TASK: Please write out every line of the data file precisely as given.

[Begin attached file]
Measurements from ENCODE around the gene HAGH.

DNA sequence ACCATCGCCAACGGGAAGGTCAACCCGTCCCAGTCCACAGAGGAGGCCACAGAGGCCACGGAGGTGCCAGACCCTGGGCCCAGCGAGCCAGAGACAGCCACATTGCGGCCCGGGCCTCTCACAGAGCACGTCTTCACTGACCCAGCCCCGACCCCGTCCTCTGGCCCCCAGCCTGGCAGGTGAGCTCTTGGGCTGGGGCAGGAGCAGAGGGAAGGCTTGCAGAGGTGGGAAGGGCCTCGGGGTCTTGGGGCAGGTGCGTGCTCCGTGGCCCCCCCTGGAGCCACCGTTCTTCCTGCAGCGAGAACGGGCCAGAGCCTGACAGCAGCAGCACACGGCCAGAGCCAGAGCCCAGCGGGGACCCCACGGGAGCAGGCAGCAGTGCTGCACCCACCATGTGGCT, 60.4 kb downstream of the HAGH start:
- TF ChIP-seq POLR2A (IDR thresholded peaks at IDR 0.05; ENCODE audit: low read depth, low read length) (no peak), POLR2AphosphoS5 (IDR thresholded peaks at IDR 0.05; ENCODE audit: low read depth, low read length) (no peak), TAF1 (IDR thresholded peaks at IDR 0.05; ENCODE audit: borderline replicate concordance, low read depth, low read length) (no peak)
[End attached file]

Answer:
Measurements from ENCODE around the gene HAGH.

DNA sequence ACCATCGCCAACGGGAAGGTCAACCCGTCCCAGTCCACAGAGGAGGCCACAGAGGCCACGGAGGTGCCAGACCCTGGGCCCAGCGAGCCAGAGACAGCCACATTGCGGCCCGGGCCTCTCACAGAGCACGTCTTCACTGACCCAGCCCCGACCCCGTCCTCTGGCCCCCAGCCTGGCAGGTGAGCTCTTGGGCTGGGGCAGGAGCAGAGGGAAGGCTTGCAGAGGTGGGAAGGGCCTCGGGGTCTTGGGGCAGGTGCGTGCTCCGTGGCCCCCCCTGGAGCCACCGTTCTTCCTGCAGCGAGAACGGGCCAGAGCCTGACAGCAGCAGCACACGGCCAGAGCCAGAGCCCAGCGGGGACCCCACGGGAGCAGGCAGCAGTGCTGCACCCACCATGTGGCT, 60.4 kb downstream of the HAGH start:
- TF ChIP-seq POLR2A (IDR thresholded peaks at IDR 0.05; ENCODE audit: low read depth, low read length) (no peak), POLR2AphosphoS5 (IDR thresholded peaks at IDR 0.05; ENCODE audit: low read depth, low read length) (no peak), TAF1 (IDR thresholded peaks at IDR 0.05; ENCODE audit: borderline replicate concordance, low read depth, low read length) (no peak)